"Red-light" area?? In the Islamic Republic of Pakistan?? And in the very place where Maulana Tariq Jamil was born? We know what happens in such red light areas, we can say with certainty that the Chinese didn’t want to go there to play games like Scrabble or Ludo or Monopoly with women in that locality. And we also know that in almost all Pakistani cities such places exist where women practice what is called the oldest profession in the world. We also know that policemen pay huge sums to get posted to such localities to earn their fortunes. If the DPO and other police officers had ensured that there was no red light area in their jurisdiction, the Chinese would never have heard of the place and the scuffle would never have taken place. So the government of Shehbaz Sharif should sack the DPO and other police officers for this gross negligence. 

Malala and her admirers wonder why she is hated by so many in the country of her birth. Among the people who hate her are the ones who have been brainwashed into believing that Pakistan was created for Muslims only, that a woman's place is in the home, that a Muslim woman should not speak to foreigners, and a Muslim woman should never object if her husband wants her to bear at least fifteen children.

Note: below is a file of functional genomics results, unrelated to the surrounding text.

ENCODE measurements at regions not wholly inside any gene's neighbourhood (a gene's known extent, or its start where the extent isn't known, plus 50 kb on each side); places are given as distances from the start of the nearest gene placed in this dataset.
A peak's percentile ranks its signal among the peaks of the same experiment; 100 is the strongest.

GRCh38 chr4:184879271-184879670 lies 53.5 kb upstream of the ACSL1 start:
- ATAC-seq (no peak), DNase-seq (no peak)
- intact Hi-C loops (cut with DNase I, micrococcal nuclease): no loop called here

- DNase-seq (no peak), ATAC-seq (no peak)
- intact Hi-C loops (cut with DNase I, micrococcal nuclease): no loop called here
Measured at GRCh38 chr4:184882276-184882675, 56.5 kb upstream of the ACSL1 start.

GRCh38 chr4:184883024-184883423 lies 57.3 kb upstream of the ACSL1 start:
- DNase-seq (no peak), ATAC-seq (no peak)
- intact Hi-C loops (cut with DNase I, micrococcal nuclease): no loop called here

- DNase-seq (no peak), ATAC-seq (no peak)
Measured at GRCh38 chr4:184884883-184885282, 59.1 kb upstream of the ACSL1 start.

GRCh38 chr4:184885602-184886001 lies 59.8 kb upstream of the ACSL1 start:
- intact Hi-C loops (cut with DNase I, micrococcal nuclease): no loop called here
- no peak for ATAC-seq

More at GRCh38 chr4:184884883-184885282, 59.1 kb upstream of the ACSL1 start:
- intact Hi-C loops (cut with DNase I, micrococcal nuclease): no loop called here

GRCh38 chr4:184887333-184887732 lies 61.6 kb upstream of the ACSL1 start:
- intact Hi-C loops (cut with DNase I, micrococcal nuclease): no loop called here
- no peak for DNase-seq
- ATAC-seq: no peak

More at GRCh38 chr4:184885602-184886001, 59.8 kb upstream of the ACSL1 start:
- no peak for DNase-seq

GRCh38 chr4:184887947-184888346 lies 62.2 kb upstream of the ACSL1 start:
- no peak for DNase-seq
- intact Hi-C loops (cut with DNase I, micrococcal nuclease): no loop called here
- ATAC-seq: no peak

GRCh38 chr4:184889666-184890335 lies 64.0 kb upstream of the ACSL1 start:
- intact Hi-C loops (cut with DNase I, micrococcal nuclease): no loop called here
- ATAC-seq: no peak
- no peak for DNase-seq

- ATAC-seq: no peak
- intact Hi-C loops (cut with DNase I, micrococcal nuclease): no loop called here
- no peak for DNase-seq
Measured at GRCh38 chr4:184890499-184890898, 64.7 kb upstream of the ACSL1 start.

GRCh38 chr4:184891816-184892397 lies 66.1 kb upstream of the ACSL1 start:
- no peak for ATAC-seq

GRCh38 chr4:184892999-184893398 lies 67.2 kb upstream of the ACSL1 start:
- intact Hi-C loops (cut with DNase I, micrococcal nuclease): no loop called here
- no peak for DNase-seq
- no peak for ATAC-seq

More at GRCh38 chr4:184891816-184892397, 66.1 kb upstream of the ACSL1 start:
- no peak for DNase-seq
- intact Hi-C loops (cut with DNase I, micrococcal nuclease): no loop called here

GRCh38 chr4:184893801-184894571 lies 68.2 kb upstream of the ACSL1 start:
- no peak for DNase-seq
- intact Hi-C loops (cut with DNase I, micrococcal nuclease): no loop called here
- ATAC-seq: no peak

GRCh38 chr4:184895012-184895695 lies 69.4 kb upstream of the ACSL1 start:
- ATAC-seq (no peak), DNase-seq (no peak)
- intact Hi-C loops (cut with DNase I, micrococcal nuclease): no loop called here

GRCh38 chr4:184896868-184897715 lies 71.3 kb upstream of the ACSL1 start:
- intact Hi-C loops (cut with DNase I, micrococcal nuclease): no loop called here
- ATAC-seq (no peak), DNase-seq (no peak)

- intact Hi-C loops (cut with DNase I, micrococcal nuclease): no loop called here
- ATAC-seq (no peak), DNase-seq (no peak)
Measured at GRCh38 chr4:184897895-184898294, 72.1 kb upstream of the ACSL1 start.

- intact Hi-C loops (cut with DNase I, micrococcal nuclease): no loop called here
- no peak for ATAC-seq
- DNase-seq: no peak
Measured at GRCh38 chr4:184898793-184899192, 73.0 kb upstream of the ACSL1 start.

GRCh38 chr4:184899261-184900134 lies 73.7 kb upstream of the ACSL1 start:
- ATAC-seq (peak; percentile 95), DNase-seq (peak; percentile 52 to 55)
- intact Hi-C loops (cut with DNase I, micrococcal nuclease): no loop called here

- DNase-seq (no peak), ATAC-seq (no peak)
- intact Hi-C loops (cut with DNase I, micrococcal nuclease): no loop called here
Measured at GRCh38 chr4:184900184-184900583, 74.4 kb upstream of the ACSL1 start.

So, for these haters, any Muslim woman who speaks in the presence of male strangers should immediately be declared an infidel. The same goes for any Muslim woman who wants to vote in elections. And if a Muslim woman dares to ask her husband for a divorce, she should be made to march naked in public, and then shot.

One of Malala's "crimes" was that she was reporting to the BBC about the heinous activities of the Taleban in Swat, who were in those days called "stakeholders" in running the country. It was only after they had killed a hundred and forty school children that those in charge decided that a red line had been crossed and they should be stopped. Just yesterday the government surrendered to some Taleban-type mullahs led by the foul-mouthed Khadim Hussain Rizvi and agreed to their demands after they had paralyzed Lahore for three days.

The final blow was of course the Nobel Prize. This was enough to condemn the poor girl even among those who want a new Pakistan. So, it won't be long before Pakistani women are banned from using the internet or even answering telephone calls, because these Stone-Age people believe that if a male stranger talks to a Muslim woman, either she has to marry him (if she's unmarried) or she is automatically divorced (if married).